*AIAA Paper*2009-6258, 2009. View at: Google Scholar - T. P. Ratvasky, B. P. Barnhart, and S. Lee, “Current methods modeling and simulating icing effects on aircraft performance, stability, control,”
*Journal of Aircraft*, vol. 47, no. 1, pp. 201–211, 2010. View at: Publisher Site | Google Scholar - D. R. Gingras, E. G. Dickes, T. P. Ratvasky, and B. P. Barnhart, “Modeling of in-flight icing effects for flight training,” in
*Proceedings of the Modeling and Simulation Technologies Conference and Exhibit (AIAA '02)*, Monterey, Calif, USA, August 2002. View at: Google Scholar - D. R. Gingras, “Requirements and modeling of in-flight icing effects for flight training,”
*AIAA Paper*2013-5075, 2013. View at: Google Scholar - M. B. Bragg, “Aerodynamics of supercooled-large-droplet ice accretions and the effect on aircraft control,” in
*Proceedings of the FAA International Conference on Aircraft Inflight Icing*, vol. 2 of*Report no. DOT/FAA/AR-96/81,II*, pp. 387–400, Springfield, Va, USA, August 1996. View at: Google Scholar - A. Chakraborty, P. Seiler, and G. J. Balas, “Nonlinear region of attraction analysis for flight control verification and validation,”
*Control Engineering Practice*, vol. 19, no. 4, pp. 335–345, 2011. View at: Publisher Site | Google Scholar - A. Bracci, M. Innocenti, and L. Pollini, “Estimation of the region of attraction for state-dependent riccati equation controllers,”
*Journal of Guidance, Control, and Dynamics*, vol. 29, no. 6, pp. 1427–1430, 2006. View at: Publisher Site | Google Scholar - A. Chakraborty, P. Seiler, and G. J. Balas, “Susceptibility of F/A-18 flight controllers to the falling-leaf mode: nonlinear analysis,”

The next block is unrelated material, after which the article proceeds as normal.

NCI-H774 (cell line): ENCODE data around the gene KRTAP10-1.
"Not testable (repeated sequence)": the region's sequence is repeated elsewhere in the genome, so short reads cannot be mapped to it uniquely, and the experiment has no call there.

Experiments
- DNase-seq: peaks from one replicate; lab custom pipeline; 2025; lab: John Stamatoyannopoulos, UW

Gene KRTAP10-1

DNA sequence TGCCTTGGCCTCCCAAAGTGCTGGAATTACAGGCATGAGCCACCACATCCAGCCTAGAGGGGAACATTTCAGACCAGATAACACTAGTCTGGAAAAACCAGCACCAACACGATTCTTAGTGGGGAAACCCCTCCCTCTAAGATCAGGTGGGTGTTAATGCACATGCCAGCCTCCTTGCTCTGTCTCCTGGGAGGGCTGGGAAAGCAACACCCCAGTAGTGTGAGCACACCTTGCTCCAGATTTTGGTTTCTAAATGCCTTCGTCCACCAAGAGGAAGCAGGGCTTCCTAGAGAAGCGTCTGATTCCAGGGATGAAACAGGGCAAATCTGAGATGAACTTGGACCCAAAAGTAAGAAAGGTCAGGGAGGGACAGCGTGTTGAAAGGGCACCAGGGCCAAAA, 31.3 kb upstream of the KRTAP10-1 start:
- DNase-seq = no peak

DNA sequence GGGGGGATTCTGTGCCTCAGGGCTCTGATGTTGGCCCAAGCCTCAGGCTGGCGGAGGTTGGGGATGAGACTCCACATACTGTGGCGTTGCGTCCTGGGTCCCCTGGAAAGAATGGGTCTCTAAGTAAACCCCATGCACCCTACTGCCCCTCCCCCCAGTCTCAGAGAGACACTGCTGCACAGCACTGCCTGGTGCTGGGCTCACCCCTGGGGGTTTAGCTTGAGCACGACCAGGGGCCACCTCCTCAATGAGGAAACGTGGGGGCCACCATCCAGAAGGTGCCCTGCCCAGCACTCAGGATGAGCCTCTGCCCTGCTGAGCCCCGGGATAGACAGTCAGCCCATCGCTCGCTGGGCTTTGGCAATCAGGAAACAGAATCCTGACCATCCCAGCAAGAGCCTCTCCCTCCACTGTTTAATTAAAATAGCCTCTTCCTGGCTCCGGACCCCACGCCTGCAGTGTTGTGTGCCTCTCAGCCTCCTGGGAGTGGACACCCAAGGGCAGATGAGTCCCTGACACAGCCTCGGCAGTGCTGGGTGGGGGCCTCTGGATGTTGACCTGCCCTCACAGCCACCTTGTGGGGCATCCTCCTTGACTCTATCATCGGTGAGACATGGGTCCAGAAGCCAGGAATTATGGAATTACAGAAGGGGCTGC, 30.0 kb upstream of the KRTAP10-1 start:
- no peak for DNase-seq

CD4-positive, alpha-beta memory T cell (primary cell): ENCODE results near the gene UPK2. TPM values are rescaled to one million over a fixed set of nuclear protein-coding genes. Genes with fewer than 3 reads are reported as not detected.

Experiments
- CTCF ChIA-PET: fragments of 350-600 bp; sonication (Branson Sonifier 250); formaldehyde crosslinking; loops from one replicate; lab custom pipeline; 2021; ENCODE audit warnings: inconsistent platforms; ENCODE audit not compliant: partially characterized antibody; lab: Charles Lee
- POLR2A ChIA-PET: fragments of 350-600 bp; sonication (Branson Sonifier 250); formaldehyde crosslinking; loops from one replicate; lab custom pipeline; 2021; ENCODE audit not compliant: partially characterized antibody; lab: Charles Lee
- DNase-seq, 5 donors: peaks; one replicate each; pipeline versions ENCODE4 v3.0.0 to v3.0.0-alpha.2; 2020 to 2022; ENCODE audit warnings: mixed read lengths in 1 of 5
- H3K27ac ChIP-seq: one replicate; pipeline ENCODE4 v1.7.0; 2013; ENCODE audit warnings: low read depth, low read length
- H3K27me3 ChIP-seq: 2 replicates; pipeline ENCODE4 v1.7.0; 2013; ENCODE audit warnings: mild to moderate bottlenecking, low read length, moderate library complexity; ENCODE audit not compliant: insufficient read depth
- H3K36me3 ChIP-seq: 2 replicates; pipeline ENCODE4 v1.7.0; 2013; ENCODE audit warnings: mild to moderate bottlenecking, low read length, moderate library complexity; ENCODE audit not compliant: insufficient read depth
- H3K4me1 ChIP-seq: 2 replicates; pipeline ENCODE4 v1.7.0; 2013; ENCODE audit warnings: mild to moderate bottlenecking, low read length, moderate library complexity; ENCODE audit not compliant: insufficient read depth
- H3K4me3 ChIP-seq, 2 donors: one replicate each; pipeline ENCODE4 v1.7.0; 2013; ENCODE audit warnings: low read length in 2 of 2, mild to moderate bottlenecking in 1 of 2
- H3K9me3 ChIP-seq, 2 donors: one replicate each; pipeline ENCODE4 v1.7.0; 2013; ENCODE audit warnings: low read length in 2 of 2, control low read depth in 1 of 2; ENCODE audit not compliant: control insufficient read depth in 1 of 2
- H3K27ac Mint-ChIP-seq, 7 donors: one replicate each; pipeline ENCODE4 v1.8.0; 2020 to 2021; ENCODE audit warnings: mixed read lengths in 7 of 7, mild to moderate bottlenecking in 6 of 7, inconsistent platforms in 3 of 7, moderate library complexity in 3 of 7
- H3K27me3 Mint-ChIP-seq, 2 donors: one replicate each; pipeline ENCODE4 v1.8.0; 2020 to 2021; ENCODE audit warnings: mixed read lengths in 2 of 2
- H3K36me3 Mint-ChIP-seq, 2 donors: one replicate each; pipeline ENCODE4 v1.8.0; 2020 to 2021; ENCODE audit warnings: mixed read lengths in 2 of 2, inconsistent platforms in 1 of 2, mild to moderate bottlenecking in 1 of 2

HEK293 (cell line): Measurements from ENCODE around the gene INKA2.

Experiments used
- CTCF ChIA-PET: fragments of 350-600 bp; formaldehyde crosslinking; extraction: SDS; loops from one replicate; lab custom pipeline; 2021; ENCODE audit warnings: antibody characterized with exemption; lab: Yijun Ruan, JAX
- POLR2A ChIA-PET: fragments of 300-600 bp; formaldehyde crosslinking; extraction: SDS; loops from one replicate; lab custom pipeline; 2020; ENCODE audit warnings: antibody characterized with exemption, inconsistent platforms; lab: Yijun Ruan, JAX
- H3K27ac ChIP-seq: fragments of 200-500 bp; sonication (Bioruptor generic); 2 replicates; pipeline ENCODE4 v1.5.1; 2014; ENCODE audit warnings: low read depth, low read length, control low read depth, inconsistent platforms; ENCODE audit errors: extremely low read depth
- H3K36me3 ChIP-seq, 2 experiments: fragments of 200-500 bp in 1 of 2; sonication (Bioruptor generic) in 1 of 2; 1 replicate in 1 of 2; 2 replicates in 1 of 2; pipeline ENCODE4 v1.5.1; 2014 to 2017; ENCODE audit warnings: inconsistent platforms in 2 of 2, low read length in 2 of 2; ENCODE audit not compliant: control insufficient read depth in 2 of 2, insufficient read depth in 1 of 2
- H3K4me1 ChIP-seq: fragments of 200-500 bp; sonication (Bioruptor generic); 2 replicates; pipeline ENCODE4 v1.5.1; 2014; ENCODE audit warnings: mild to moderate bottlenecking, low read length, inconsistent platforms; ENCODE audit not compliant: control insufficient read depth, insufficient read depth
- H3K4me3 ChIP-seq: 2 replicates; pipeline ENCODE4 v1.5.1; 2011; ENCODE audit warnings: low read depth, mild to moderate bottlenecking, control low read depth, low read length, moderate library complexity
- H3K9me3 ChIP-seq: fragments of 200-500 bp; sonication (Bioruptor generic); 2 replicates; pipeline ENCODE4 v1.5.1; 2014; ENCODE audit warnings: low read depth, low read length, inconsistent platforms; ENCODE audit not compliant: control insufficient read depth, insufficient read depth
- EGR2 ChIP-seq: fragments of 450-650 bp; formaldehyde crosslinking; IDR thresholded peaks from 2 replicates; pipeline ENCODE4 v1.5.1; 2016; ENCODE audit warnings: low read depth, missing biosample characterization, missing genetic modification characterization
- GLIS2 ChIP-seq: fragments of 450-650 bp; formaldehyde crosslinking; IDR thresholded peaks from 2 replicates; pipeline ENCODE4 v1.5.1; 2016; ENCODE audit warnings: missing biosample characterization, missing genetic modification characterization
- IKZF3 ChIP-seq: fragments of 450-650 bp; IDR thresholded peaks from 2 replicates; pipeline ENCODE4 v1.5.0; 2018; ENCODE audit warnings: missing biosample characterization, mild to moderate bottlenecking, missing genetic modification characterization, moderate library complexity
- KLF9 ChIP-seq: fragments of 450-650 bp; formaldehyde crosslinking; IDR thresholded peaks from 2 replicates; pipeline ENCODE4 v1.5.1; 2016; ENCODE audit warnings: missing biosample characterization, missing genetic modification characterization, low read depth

*Journal of Guidance, Control, and Dynamics*, vol. 34, no. 1, pp. 73–85, 2011. View at: Publisher Site | Google Scholar - S. Ganguli, K. B. Ariyur, and D. F. Enns, “Region of attraction with performance bounds,” in
*Proceedings of the AIAA Guidance, Navigation, and Control Conference and Exhibit*, AIAA, Chicago, Ill, USA, August 2009. View at: Google Scholar - L. Khodadadi, B. Samadi, and H. Khaloozadeh, “Estimation of region of attraction for polynomial nonlinear systems: a numerical method,”
*ISA Transactions*, vol. 53, no. 1, pp. 25–32, 2014. View at: Publisher Site | Google Scholar - W. Tan and A. Packard, “Stability region analysis using polynomial and composite polynomial Lyapunov functions and sum-of-squares programming,”
*IEEE Transactions on Automatic Control*, vol. 53, no. 2, pp. 565–571, 2008. View at: Publisher Site | Google Scholar | MathSciNet - U. Topcu, A. Packard, and P. Seiler, “Local stability analysis using simulations and sum-of-squares programming,”
*Automatica*, vol. 44, no. 10, pp. 2669–2675, 2008. View at: Publisher Site | Google Scholar | MathSciNet - W. Tan,
*Nonlinear control analysis and synthesis using sum-of-squares programming [Ph.D. thesis]*, University of California, Berkeley, Calif, USA, 2006. - Z. W. Jarvis-Wloszek,
*Lyapunov based analysis and controller synthesis for polynomial systems using sum of squares optimization [Ph.D. thesis]*, University of California, Berkeley, Calif, USA, 2003.

#### Copyright

Copyright © 2017 Binbin Pei et al. This is an open access article distributed under the Creative Commons Attribution License, which permits unrestricted use, distribution, and reproduction in any medium, provided the original work is properly cited.